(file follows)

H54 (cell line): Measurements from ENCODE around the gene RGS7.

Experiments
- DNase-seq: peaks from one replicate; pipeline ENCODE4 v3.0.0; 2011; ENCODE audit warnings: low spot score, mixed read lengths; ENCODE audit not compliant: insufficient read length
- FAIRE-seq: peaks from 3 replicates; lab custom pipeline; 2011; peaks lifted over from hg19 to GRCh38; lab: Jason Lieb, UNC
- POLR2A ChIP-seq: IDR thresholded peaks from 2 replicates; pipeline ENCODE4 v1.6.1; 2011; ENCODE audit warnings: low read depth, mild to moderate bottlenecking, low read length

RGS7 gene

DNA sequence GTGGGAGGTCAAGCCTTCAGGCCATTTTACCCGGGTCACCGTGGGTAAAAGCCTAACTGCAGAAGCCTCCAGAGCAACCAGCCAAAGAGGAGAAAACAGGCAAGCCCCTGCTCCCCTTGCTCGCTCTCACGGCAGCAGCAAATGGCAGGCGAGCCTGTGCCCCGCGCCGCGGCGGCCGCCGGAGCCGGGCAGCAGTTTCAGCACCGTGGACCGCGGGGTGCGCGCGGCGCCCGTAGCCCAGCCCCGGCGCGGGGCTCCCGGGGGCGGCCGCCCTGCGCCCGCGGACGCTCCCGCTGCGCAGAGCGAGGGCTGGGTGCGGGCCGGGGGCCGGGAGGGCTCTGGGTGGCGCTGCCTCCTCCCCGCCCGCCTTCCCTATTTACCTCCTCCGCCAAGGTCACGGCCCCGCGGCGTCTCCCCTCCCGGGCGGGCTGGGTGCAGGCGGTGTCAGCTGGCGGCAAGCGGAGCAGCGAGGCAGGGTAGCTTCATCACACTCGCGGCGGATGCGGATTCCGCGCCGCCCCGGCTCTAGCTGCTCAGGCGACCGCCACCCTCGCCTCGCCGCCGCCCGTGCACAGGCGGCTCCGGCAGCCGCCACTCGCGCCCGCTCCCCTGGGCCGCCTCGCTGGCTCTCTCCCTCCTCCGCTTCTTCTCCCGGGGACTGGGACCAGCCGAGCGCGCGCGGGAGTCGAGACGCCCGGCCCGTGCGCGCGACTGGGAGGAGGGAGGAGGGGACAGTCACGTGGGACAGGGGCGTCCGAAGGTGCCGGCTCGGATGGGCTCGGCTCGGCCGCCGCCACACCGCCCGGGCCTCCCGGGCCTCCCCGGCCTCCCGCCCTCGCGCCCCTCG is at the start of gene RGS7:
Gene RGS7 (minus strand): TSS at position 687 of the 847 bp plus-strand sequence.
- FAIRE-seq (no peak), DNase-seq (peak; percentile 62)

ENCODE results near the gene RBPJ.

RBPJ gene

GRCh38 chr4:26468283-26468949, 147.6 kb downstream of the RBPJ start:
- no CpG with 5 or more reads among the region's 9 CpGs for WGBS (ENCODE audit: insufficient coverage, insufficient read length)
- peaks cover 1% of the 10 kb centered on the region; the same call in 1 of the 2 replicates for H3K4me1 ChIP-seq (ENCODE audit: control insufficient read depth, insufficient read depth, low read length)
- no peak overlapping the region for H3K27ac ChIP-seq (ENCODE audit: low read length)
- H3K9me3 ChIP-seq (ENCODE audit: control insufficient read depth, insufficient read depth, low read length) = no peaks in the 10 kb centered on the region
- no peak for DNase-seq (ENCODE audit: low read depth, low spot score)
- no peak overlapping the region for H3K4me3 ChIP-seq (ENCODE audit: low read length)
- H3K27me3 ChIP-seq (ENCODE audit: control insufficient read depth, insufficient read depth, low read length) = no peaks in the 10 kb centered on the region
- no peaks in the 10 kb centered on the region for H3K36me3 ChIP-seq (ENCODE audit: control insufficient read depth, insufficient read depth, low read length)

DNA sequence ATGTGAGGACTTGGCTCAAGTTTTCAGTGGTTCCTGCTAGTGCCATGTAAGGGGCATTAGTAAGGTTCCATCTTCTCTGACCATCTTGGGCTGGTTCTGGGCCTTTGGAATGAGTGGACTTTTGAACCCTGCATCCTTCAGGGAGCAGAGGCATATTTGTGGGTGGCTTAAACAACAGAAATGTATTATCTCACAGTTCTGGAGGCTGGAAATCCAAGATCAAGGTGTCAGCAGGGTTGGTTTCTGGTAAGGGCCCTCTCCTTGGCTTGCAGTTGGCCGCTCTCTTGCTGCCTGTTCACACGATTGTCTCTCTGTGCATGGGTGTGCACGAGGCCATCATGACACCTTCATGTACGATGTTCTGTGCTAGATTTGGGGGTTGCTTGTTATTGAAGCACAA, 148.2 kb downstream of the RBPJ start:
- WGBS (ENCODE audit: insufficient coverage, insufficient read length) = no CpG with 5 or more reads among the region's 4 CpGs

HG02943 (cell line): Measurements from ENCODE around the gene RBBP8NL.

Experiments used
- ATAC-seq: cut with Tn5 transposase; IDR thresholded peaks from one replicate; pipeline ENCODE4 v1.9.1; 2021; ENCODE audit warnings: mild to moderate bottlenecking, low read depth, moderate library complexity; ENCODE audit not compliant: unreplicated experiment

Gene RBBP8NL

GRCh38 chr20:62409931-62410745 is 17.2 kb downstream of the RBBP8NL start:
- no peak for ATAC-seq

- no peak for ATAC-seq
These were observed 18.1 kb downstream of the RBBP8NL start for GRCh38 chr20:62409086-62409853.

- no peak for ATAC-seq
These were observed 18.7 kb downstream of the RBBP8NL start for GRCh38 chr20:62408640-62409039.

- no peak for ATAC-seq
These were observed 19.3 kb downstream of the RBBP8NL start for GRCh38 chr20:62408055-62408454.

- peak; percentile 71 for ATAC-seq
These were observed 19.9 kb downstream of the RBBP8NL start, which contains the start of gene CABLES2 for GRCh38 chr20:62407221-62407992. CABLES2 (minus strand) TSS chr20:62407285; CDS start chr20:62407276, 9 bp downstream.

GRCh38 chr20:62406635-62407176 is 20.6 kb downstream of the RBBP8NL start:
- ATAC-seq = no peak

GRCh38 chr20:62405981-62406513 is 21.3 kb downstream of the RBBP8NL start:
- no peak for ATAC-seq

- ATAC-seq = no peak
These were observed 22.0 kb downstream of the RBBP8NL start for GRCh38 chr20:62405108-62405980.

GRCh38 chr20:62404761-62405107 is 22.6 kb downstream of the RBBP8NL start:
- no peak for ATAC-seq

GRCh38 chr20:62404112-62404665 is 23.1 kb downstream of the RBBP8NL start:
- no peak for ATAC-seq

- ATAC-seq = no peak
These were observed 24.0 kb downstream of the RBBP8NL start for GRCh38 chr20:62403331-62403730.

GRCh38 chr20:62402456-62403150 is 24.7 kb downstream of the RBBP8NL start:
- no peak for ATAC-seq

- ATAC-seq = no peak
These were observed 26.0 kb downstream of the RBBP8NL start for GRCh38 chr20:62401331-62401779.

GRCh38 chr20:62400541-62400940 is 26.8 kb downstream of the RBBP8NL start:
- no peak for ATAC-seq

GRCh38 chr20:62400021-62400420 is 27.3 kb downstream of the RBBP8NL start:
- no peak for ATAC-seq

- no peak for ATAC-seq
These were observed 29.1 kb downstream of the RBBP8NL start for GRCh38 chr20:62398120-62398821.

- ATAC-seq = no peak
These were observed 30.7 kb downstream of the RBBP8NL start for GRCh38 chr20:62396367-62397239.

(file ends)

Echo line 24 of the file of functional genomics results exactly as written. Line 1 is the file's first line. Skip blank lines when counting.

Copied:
Experiments used